New Virus Hotspots Are Emerging in Rural Villages Across India
After overwhelming India’s megacities, the coronavirus is now moving through the country’s vast hinterland.
Home to nearly 70% of India’s 1.3 billion population, the nation’s villages have little access to health care and are struggling to support themselves through the country’s prolonged economic slowdown.
The states of Bihar, Assam, Jharkhand, Odisha and Uttar Pradesh received the most number of returning laborers -- now they are also witnessing the sharpest rise in new cases in the two weeks to June 8, according to internal government estimates seen by Bloomberg. In the rural districts of Rajasthan and Karnataka, the virus is also spreading rapidly, it showed.
Infections have now spread to 98 of the country’s 112 poorest rural districts, up from 34 on April 15, according to the report from NITI Aayog, the government’s planning body. Nearly 2,250 new cases were added in those districts.
Prime Minister Narendra Modi’s administration runs the risk of a burgeoning death toll if the pandemic’s spread is not checked in rural India, where under-funded health care infrastructure and poor living conditions provide fertile ground for the virus. India is already the world’s fourth most affected country, and an exponential rise in cases in the villages could catapult it higher. With the crisis pushing the economy toward its first full-year contraction in more than four decades, the likelihood of increasing social unrest continues to grow.
The Prime Minister’s Office didn’t respond to an email seeking comment for this story.
‘Living in Fear’
In the agricultural Ganjam district in Odisha, the Choudhari Tikarapada village of 5,000 people was coronavirus free till the end of May.
That all changed when about 200 laborers returned home to the area after they lost their jobs in the states of Maharashtra and Tamil Nadu during the lockdown. They were quarantined for seven days before entering the village. Soon after 13 were found Covid-19 positive, prompting the administration to declare it a containment zone, stopping any movement of people.
“If tests are conducted in my village then more infected persons will be found,” said villager Sadananda Sahu, adding it is impossible to maintain social distancing and hygiene in his area. “We are living in fear.”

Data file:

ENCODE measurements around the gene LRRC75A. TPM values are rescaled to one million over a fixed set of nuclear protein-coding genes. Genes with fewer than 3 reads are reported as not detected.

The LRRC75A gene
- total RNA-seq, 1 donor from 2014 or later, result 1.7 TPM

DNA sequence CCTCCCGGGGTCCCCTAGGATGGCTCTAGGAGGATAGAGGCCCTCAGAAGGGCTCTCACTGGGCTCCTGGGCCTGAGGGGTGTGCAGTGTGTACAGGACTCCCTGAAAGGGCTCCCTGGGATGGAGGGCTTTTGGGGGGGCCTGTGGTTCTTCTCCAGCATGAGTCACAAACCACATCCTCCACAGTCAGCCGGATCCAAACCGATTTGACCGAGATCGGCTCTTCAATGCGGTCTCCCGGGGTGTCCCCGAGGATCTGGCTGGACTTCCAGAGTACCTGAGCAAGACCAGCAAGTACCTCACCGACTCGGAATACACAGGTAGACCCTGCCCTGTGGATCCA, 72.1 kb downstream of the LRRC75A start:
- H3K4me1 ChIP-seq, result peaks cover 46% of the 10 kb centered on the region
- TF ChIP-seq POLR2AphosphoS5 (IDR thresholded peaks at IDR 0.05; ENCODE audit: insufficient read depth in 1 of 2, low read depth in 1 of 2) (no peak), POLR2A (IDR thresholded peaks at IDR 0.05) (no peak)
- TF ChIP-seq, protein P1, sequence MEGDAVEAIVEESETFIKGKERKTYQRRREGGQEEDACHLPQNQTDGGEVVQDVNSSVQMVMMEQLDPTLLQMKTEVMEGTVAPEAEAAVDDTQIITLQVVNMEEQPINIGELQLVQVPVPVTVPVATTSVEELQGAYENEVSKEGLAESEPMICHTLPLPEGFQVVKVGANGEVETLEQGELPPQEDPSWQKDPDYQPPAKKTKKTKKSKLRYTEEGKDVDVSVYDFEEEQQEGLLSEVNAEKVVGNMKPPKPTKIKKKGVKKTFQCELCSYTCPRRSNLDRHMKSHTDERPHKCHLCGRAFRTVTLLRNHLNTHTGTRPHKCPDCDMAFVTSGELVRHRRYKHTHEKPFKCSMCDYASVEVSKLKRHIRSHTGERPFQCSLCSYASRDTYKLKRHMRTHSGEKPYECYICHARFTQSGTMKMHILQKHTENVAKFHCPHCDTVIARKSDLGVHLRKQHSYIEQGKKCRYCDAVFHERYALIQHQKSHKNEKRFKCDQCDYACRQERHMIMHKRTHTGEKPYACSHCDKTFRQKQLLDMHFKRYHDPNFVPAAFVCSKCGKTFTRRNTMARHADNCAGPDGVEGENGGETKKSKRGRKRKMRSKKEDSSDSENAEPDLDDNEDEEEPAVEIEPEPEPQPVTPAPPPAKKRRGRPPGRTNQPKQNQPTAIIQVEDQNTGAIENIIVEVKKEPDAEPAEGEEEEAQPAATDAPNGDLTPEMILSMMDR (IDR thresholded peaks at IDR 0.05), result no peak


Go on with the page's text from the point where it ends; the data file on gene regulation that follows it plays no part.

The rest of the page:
Districts like Ganjam are among India’s poorest and have a skeletal health infrastructure, with most villagers accessing hospitals in nearby cities. India spent just 3.7% of gross domestic product on health care in 2016, putting it in the bottom 25 countries globally, according to the most recent World Bank data, leaving hospitals at risk of becoming quickly overwhelmed with virus cases.
All 33 rural districts in Rajasthan have also been affected, after more than 1.1 million laborers from cities including Mumbai, Pune and Ahmedabad came home in May, said Raghu Sharma, the desert state’s health minister. “They came to their villages from highly infected places,” said Sharma. “Thus it spread in the villages of Rajasthan.”
The state has set up quarantine facilities in each village, deployed senior level officials to monitor them and and formed village panels to check people’s movement, Sharma said. The state has enough isolation beds, ICU rooms, and personal protective equipment to deal with the situation and was ramping up testing capacity to 40,000 per day from current 25,250 over the next two weeks, he said.
“Rural death rates for nearly all infectious conditions are considerably higher than in urban areas,” said Prabhat Jha, professor at the University of Toronto, citing a study. He called on the government to release all de-identified data on positive tests so epidemiologists can better understand how the virus is traveling through India. “Had the lockdown been a true lockdown, with workers not being kicked out of their urban places of residence, the problem would not have spread,” Jha said.
India’s low testing rates over the last two months have added to the uncertainty. India had tested more than 6.8 million samples as of June 20, according to the Indian Council for Medical Research. The country has so far reported more than 410,000 infections and nearly 13,300 deaths, according to data from Johns Hopkins University.
The eastern state of Jharkhand has about 1,500 confirmed cases. Just 117 are from urban centers, while the rest are from rural areas, which witnessed a surge following arrival of people from outside the state, said Nitin Kulkarni, secretary of the health department. The authorities have worked to stop the spread by isolating infected people at quarantine centers, Kulkarni said on June 11.
About 5.7 million migrants have been shifted to various destinations across the country by special trains and a further 4.1 million by road transport, according to a government filing in the country’s top court.
©2020 Bloomberg L.P.